In 2013, Anthony Levandowski was the star of Google's self-driving car project. The tall, swaggering engineer was featured in a long New Yorker story about the search engine willing the impossible technology into reality.
Less than four years later, he is Google's enemy number one.
On Thursday, Waymo, the Alphabet Inc. company formed from Google's self-driving project, filed a blistering lawsuit accusing Levandowski of taking intellectual property from Alphabet to his current company, Uber Technologies Inc.
Waymo's lawsuit hinges on a series of alleged moves from Levandowski in the days leading up to his departure from Alphabet in January 2016. His web searches, downloads and access to an external drive left behind digital footprints. When exposed, they were closely scrutinized by his former employer -- which is now citing them as central to its lawsuit, a rare intellectual property claim from Alphabet.
In a statement on Friday, Uber called Waymo's suit "baseless" and said the company plans to combat it legally. "We have reviewed Waymo's claims and determined them to be a baseless attempt to slow down a competitor and we look forward to vigorously defending against them in court," an Uber spokeswoman said.
The legal case also deepens a growing rift between the two companies, which are becoming bitter rivals in mapping, autonomous vehicles and -- potentially -- Uber's core business of ride-hailing services.
At the center of it all is Levandowski.
The prodigious engineer has spent much of his career chasing a dream of placing robotic cars on the road. While at the University of California at Berkeley, he entered a self-driving motorcycle in the 2004 DARPA Grand Challenge, a historic event for the young field.
He also started 510 Systems, a robotics firm building lasers for autonomous vehicles. The startup once ran a stunt with a self-driving pizza car. Levandowski started at Google in 2007, working on its Street View unit, where he played an instrumental role in building its mapping hardware to fit on cars.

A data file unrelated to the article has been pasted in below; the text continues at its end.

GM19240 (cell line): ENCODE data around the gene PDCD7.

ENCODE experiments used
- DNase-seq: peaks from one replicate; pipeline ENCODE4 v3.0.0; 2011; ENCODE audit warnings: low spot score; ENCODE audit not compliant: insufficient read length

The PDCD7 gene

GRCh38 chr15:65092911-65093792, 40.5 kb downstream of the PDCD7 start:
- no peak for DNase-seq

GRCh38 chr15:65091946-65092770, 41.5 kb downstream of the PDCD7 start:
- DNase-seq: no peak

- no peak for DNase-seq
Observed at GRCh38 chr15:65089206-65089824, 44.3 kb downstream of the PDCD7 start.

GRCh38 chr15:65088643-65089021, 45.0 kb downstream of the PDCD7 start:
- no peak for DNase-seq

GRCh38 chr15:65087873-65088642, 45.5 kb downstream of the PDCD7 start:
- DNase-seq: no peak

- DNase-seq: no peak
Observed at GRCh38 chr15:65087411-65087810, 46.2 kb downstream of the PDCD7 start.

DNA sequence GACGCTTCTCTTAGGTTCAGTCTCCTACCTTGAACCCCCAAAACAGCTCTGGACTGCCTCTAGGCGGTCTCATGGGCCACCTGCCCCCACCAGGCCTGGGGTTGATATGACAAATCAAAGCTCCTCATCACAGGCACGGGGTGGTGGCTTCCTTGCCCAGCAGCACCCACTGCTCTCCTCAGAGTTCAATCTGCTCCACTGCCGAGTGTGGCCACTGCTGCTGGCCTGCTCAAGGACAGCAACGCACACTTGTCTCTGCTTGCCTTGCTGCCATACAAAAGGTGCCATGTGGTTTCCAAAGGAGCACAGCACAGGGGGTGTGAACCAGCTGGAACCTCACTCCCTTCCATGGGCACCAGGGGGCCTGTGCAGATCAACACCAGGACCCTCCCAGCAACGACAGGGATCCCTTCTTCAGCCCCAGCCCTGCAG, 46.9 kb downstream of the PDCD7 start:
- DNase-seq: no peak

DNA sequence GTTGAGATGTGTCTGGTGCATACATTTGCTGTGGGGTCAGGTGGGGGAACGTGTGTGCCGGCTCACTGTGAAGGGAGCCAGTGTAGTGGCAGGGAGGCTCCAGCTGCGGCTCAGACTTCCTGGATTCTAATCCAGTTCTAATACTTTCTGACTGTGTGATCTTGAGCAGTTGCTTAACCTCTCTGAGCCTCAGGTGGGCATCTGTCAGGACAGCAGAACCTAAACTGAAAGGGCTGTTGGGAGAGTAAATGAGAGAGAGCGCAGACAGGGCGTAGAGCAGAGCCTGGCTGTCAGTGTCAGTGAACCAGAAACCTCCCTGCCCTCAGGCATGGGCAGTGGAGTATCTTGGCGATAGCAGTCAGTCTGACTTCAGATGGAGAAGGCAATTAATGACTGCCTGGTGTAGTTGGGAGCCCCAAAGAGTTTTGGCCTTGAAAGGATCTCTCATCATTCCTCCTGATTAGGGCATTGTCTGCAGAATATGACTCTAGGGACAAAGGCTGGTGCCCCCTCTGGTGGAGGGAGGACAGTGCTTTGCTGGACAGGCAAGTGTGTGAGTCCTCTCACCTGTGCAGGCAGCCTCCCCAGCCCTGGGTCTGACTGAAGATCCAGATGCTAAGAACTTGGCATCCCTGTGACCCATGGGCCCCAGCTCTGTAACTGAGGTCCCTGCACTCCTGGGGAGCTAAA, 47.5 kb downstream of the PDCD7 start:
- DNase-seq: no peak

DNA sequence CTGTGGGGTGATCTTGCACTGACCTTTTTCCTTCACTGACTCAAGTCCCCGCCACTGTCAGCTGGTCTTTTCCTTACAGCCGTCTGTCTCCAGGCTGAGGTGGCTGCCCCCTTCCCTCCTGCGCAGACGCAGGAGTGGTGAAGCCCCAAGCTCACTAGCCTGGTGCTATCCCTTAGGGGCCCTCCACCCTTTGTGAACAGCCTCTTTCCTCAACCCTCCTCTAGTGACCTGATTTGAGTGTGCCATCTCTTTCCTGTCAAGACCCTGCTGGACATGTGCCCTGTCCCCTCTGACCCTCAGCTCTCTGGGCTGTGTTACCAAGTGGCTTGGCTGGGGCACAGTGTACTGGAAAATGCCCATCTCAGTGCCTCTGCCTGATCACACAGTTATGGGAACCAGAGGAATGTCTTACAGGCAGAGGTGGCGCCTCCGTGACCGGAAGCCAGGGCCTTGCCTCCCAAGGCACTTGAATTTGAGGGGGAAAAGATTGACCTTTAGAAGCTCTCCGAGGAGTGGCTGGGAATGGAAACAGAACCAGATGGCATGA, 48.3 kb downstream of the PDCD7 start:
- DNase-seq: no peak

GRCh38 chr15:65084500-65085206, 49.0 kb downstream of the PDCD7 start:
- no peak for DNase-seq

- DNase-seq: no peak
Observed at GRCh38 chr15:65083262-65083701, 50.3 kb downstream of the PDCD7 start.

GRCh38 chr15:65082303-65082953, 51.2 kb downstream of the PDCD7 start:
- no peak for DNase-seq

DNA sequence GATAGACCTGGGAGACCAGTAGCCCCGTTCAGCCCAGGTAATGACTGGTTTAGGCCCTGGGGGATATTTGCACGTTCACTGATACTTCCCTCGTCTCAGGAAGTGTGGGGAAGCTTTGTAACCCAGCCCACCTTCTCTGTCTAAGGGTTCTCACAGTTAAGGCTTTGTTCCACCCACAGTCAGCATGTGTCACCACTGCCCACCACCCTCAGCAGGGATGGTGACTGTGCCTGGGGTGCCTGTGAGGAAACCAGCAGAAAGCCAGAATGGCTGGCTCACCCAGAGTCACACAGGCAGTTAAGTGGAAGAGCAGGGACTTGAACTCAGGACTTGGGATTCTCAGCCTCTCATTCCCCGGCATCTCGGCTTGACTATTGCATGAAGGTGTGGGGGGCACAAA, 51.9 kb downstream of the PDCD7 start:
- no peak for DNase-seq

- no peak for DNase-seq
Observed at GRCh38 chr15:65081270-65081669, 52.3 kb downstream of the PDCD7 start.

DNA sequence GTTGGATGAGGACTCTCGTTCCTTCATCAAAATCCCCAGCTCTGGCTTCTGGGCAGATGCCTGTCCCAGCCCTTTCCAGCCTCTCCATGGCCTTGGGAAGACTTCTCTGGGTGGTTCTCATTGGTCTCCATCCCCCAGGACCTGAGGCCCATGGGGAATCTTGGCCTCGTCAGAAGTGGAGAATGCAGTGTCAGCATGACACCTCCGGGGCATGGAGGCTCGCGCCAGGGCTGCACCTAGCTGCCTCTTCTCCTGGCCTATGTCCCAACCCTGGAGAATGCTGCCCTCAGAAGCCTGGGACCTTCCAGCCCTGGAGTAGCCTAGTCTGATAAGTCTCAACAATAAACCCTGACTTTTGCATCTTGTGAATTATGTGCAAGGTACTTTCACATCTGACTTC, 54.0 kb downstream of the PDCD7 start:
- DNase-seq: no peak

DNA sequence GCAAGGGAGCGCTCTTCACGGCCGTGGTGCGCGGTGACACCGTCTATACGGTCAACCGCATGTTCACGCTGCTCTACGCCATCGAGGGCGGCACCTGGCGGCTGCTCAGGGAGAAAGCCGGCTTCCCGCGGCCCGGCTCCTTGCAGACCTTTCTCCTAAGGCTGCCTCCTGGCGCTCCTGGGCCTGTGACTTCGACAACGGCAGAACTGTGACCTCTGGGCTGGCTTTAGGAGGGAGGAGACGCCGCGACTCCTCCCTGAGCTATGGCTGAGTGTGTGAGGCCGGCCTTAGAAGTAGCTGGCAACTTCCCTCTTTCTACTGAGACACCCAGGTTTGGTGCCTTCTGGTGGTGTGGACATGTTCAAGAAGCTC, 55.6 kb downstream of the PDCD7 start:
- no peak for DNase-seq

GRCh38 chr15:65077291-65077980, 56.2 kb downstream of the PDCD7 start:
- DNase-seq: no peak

After being recruited to its secretive car project, he continued to work on 510 Systems, according to two people familiar with the situation. Google eventually acquired the startup as it pushed deeper into self-driving technology.
Years later, Waymo would detail how Levandowski had secretly plotted his next startup, Otto, while also working for Google. Uber acquired Otto in August for $680 million.
According to Waymo's suit, Levandowski installed "specialized software" on his corporate laptop in December 2015, loading it with 14,000 confidential files about Lidar technology, vital to autonomous driving. "Levandowski took extraordinary efforts to raid Waymo's design server and then conceal his activities," the suit reads.
In January of last year, he began telling Alphabet colleagues about plans to "replicate" its technology at a competitor. The suit says he visited Uber's San Francisco headquarters on January 14, 2016, and the next day he formed a company that would become Otto.
Less than two weeks later, he resigned from Alphabet without notice.
Alphabet's lawsuit comes after a wave of significant departures from its car unit, which has still not delivered a commercial service despite years of work.
Some workers may have had additional impetus to leave. At the onset of its car project, Google set up a pay system that would reward early employees greatly upon departure, as Bloomberg News reported earlier. "Notably," Waymo's lawsuit reads, "Otto announced the acquisition [by Uber] shortly after Mr. Levandowski received his final multi-million dollar compensation payment from Google."
Levandowski was among the first to exit. He didn't respond to phone calls seeking comment.``We did not steal any Google IP,'' Levandowski told Forbes last year in comments that were republished Thursday. ``Just want to make sure, super clear on that. We built everything from scratch and we have all of the logs to make that—just to be super clear.''
Uber placed him atop their nascent autonomous vehicle efforts in July. The next month, the company unveiled plans to bring self-driving cars to Pittsburgh. Waymo's suit caps a bad week for Uber, which is reeling from public charges of sexual harassment in its ranks. The company's culture has been slammed and Eric Holder, a former U.S. attorney general, has been hired to investigate.
Former Google colleagues described Levandowski as "very driven," with a personality similar to Uber Chief Executive Officer Travis Kalanick. That's a comparison Kalanick made himself when he announced the acquisition of Otto. "I feel like we're brothers from another mother," he said at the time.